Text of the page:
## Homework 4 (Spring 2004)

1. Define the infinite stream of increasingly accurate Taylor series approximations for e:

e(0) = 1/0! e(1) = 1/0! + 1/1! e(2) = 1/0! + 1/1! + 1/2! e(3) = 1/0! + 1/1! + 1/2! + 1/3!...

2. The positive rational numbers, which are ratios of two positive integers, a/b, can be enumerated by listing them in order of increasing sums a+b, with those numbers having the same sum listed in order of increasing numerator a. Those fractions that are not in lowest terms are omitted from the enumeration. Thus, the enumeration begins with 1/1, 1/2, 2/1, 1/3, 3/1,... Define a stream, positive-rationals, that contains all of the positive rational numbers with numerator and denominator having no common divisor greater than one. Represent the rational number a/b as a list (a b) and use the Scheme procedure gcd to test whether a/b is in lowest terms. Test your program by listing the first twenty elements of the stream.

3. Give a definition for Scheme's equal? written in continuation passing style. Call your function equal-cps?. Define equal-cps? so that it takes a success continuation succ and a failure continuation fail. The failure continuation is applied if any two atoms are not eq?.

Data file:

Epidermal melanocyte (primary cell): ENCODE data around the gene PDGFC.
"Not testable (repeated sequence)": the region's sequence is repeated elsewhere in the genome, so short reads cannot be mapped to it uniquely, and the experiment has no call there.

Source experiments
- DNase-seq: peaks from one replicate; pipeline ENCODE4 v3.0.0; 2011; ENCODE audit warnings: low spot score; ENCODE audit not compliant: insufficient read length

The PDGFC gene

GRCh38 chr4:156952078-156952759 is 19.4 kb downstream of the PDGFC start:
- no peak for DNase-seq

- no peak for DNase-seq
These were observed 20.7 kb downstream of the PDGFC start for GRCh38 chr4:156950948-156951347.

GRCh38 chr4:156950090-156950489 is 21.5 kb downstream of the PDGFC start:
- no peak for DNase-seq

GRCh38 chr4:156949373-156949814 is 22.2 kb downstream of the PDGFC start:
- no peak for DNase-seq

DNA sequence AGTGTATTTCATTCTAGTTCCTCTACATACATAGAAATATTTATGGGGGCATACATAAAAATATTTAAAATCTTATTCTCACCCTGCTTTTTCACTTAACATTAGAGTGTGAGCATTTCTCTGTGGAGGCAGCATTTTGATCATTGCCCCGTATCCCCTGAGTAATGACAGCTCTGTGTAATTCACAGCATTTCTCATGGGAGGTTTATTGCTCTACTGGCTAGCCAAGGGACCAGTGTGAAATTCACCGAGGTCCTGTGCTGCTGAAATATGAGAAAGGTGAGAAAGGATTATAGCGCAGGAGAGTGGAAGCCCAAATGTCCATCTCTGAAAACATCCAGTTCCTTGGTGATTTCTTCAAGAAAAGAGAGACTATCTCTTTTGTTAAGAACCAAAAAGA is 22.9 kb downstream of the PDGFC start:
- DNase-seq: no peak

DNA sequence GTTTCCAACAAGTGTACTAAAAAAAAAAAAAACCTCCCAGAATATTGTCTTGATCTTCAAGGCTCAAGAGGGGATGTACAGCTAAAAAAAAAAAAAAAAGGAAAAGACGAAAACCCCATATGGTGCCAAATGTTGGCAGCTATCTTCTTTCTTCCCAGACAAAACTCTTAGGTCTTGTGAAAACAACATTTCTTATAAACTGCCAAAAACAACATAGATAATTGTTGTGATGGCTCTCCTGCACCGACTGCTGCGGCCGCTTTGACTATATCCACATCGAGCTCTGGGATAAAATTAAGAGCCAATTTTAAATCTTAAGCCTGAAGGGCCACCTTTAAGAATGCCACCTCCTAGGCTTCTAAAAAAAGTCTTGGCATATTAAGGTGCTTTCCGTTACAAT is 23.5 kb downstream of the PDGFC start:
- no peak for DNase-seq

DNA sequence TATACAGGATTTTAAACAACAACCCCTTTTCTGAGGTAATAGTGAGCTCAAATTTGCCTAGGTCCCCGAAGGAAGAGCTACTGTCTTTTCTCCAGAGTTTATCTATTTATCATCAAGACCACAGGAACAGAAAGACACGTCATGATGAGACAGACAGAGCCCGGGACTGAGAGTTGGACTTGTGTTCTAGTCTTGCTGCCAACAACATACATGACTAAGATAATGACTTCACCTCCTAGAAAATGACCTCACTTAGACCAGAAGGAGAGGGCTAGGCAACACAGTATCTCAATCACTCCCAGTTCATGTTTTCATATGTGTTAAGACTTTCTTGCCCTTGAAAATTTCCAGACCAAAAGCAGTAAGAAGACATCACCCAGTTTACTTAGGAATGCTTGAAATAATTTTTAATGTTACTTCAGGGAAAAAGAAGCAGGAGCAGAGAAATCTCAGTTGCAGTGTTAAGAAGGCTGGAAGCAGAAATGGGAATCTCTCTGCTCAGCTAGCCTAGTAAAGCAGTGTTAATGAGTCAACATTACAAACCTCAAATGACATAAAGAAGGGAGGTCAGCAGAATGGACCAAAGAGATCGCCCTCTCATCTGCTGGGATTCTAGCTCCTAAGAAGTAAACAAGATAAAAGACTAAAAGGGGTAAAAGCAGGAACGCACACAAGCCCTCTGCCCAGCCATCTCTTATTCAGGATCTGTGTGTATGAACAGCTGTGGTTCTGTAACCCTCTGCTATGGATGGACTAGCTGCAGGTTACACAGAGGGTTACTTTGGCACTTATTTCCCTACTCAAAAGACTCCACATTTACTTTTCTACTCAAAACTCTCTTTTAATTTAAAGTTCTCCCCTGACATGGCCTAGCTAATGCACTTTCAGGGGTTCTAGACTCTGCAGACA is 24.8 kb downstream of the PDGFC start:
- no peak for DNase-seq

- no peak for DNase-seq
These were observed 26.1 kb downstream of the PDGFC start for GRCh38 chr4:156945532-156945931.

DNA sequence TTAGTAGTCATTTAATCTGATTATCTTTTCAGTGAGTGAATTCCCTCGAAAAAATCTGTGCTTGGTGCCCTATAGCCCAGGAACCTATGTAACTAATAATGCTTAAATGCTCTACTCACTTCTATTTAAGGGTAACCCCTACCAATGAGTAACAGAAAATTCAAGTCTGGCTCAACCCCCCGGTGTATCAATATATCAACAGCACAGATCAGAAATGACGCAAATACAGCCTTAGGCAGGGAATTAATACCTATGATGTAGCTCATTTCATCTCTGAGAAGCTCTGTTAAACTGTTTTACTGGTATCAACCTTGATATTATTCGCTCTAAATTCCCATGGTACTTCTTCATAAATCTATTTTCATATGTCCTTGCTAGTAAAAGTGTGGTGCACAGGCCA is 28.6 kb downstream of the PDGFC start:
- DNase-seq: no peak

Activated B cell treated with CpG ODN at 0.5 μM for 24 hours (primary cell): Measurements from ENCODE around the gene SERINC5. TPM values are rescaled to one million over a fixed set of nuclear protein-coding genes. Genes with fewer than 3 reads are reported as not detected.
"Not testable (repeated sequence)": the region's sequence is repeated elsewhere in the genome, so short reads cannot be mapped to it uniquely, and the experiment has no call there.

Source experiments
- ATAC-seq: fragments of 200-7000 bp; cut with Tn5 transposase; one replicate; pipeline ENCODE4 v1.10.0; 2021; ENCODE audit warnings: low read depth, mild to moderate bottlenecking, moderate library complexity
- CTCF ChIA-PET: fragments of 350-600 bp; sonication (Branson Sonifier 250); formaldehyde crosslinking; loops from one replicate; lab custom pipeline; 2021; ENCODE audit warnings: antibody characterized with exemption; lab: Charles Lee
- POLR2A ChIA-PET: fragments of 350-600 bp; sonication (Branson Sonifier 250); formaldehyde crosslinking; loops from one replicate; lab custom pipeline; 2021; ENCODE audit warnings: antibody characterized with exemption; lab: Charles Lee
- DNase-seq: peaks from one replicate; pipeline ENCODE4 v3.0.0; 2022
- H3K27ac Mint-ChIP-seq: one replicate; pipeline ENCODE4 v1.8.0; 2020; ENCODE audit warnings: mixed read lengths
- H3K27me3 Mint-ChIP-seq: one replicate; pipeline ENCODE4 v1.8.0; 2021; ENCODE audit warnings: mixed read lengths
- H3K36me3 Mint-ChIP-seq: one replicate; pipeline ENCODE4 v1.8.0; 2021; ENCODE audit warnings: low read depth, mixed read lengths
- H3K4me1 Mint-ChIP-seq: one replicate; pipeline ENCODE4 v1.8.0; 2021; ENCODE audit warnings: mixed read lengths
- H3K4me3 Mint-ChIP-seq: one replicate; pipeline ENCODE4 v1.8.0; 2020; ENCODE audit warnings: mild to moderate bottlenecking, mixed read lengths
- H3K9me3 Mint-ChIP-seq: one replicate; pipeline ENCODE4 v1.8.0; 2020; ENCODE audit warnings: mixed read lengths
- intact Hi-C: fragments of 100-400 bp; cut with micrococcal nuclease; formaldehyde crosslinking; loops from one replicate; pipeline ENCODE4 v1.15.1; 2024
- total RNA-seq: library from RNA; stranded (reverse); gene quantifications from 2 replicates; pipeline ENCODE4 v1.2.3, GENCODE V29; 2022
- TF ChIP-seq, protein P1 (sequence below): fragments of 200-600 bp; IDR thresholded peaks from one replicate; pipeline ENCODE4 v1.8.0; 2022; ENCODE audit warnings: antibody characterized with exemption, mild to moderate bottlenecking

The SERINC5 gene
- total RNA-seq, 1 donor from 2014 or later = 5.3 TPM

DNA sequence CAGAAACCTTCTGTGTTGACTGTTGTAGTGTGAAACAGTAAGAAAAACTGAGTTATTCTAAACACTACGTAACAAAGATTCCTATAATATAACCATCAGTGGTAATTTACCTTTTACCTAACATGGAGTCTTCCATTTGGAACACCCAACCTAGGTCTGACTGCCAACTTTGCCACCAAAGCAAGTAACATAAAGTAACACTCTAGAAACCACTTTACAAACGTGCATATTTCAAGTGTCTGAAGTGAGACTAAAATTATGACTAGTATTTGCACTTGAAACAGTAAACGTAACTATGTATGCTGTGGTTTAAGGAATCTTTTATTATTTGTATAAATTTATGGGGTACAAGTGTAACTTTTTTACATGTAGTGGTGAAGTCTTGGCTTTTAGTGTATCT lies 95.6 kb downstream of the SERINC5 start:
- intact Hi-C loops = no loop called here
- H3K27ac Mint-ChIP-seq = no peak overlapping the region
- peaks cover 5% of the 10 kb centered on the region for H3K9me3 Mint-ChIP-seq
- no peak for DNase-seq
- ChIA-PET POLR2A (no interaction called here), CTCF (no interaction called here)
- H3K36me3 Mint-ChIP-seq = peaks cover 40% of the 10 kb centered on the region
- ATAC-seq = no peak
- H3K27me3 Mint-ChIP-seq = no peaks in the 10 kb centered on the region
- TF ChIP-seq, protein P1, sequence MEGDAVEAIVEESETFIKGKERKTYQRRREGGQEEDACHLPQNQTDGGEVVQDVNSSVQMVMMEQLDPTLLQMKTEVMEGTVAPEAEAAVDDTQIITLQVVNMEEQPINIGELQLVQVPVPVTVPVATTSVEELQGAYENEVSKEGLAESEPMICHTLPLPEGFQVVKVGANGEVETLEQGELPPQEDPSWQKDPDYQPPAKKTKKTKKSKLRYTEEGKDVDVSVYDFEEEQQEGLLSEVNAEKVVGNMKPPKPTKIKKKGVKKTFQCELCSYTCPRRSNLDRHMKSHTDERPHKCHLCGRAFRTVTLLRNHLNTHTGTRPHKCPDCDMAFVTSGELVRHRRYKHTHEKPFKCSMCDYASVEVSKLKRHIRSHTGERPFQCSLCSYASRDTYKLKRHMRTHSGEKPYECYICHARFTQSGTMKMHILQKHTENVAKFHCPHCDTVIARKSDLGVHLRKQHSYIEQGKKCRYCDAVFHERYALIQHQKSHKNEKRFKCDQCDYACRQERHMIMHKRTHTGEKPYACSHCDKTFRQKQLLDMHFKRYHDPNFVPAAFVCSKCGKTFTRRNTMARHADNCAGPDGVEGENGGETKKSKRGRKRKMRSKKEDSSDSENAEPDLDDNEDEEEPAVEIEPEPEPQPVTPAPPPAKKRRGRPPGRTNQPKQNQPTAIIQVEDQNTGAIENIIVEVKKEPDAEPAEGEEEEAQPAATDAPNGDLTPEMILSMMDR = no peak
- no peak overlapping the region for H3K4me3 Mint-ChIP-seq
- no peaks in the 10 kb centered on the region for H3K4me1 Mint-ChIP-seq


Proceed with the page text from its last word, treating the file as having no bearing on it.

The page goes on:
4. Using either define-macro or define-syntax, define a macro, string-case, which is similar to Scheme's case macro but works with strings. For example, > (string-case "dog" (("dove" "turkey") "bird") (("cat" "dog") "mammal") (else "reptile")) "mammal" >
5. Using the stream file interface given here write a Scheme program which reads a file containing DNA base pairs (represented by the letters A, G, C, and T) and translates the file into the twenty amino acids (represented by the letters F, L, I, M, V, S, P, T, A, etc.) and one stop symbol (represented by \$) using the following genetic code. Test your program on the chromosomal DNA for the bacterium, buchnera, which can be downloaded here.